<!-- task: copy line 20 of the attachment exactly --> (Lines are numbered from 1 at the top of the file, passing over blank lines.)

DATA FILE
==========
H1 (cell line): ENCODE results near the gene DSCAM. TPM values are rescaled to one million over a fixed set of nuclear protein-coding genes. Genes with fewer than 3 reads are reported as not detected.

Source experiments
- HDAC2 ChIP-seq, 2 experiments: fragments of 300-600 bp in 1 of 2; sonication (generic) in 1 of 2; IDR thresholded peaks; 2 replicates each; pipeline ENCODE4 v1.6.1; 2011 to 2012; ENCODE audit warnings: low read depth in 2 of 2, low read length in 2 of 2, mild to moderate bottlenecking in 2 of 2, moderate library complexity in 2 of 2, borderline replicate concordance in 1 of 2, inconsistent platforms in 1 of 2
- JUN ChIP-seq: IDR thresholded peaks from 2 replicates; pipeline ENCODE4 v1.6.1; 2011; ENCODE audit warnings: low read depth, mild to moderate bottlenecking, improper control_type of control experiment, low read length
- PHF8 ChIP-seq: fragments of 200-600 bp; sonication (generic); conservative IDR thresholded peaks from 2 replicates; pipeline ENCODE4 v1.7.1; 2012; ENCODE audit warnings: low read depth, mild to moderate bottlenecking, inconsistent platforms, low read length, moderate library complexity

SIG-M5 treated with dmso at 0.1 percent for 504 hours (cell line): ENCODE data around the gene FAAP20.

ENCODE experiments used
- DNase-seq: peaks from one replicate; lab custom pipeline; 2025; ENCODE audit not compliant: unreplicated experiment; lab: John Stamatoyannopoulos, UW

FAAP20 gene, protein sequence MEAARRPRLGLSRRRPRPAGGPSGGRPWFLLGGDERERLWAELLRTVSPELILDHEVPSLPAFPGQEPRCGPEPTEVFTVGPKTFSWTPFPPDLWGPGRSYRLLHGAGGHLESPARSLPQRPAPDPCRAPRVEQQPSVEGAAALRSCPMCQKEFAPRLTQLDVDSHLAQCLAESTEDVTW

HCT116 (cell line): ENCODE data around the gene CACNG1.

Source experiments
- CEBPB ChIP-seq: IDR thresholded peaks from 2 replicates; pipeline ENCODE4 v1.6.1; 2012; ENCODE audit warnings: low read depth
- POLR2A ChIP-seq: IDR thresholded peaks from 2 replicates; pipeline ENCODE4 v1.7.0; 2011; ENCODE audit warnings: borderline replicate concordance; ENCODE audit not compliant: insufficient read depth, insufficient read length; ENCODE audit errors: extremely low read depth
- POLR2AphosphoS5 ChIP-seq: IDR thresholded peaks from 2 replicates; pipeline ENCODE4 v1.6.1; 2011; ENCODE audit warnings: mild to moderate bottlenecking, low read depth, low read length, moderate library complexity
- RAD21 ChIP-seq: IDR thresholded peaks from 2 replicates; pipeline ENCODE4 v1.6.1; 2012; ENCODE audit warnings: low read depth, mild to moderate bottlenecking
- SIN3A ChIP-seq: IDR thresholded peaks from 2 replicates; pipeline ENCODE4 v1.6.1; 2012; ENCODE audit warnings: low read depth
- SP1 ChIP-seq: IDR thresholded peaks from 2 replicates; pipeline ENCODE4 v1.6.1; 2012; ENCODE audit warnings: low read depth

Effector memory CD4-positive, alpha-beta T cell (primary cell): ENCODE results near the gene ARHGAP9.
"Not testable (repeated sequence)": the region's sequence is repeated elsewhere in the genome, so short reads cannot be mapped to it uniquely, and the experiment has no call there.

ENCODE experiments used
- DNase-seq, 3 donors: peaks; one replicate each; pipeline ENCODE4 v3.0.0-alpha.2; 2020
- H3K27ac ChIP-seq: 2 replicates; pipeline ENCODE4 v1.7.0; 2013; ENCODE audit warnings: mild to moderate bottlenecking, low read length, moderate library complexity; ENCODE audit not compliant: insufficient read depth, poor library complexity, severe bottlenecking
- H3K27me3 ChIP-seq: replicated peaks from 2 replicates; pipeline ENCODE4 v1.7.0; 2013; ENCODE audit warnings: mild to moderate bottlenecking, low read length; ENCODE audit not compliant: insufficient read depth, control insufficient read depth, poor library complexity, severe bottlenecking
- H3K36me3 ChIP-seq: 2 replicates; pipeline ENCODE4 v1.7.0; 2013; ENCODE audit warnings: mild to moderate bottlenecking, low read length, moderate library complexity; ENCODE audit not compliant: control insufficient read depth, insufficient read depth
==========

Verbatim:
ENCODE experiments used